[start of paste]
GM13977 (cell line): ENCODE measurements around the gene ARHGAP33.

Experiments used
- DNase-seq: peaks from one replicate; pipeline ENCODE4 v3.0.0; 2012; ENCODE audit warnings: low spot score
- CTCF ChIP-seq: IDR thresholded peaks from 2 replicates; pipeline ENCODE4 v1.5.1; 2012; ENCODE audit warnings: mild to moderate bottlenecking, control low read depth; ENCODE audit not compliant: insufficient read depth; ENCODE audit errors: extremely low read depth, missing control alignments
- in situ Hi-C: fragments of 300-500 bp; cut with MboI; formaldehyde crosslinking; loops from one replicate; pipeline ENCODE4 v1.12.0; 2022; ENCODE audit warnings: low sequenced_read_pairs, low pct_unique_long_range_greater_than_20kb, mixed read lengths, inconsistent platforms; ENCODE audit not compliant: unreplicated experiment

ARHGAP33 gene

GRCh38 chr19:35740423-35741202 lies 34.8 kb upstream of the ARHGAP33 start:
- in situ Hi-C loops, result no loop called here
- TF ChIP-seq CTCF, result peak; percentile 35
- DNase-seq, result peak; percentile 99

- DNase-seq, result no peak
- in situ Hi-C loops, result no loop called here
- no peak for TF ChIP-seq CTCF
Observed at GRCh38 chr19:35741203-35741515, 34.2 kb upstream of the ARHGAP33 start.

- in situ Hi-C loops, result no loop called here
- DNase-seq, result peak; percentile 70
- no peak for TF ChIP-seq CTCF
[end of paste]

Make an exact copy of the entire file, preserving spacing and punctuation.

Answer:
GM13977 (cell line): ENCODE measurements around the gene ARHGAP33.

Experiments used
- DNase-seq: peaks from one replicate; pipeline ENCODE4 v3.0.0; 2012; ENCODE audit warnings: low spot score
- CTCF ChIP-seq: IDR thresholded peaks from 2 replicates; pipeline ENCODE4 v1.5.1; 2012; ENCODE audit warnings: mild to moderate bottlenecking, control low read depth; ENCODE audit not compliant: insufficient read depth; ENCODE audit errors: extremely low read depth, missing control alignments
- in situ Hi-C: fragments of 300-500 bp; cut with MboI; formaldehyde crosslinking; loops from one replicate; pipeline ENCODE4 v1.12.0; 2022; ENCODE audit warnings: low sequenced_read_pairs, low pct_unique_long_range_greater_than_20kb, mixed read lengths, inconsistent platforms; ENCODE audit not compliant: unreplicated experiment

ARHGAP33 gene

GRCh38 chr19:35740423-35741202 lies 34.8 kb upstream of the ARHGAP33 start:
- in situ Hi-C loops, result no loop called here
- TF ChIP-seq CTCF, result peak; percentile 35
- DNase-seq, result peak; percentile 99

- DNase-seq, result no peak
- in situ Hi-C loops, result no loop called here
- no peak for TF ChIP-seq CTCF
Observed at GRCh38 chr19:35741203-35741515, 34.2 kb upstream of the ARHGAP33 start.

- in situ Hi-C loops, result no loop called here
- DNase-seq, result peak; percentile 70
- no peak for TF ChIP-seq CTCF